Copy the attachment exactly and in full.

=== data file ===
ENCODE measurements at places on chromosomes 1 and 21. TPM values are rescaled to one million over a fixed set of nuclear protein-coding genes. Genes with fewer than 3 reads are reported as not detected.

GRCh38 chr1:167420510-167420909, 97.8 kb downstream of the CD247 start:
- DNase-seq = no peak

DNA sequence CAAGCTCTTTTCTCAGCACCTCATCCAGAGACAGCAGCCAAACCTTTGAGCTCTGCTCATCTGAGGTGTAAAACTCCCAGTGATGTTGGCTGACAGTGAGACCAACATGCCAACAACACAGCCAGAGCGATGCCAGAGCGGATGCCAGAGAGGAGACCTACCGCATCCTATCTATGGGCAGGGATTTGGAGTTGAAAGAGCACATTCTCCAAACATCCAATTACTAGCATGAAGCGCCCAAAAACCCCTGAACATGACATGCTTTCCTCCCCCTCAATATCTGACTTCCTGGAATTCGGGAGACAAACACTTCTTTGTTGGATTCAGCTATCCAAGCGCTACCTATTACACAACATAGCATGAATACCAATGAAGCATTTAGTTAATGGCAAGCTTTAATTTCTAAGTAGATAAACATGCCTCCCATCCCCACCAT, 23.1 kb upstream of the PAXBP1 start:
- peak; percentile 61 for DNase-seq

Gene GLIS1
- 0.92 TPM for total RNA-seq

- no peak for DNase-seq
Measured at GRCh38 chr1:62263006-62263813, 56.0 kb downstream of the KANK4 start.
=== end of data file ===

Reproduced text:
ENCODE measurements at places on chromosomes 1 and 21. TPM values are rescaled to one million over a fixed set of nuclear protein-coding genes. Genes with fewer than 3 reads are reported as not detected.

GRCh38 chr1:167420510-167420909, 97.8 kb downstream of the CD247 start:
- DNase-seq = no peak

DNA sequence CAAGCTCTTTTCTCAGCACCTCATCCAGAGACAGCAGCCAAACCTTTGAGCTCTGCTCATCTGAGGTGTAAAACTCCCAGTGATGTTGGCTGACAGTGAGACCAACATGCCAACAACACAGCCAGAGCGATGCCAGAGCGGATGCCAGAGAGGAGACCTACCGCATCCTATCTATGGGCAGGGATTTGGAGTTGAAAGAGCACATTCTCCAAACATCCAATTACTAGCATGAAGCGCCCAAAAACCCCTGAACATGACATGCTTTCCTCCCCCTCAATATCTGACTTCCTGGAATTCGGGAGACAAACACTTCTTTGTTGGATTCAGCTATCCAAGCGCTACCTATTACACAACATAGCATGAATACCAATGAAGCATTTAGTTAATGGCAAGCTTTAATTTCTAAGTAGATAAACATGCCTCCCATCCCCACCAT, 23.1 kb upstream of the PAXBP1 start:
- peak; percentile 61 for DNase-seq

Gene GLIS1
- 0.92 TPM for total RNA-seq

- no peak for DNase-seq
Measured at GRCh38 chr1:62263006-62263813, 56.0 kb downstream of the KANK4 start.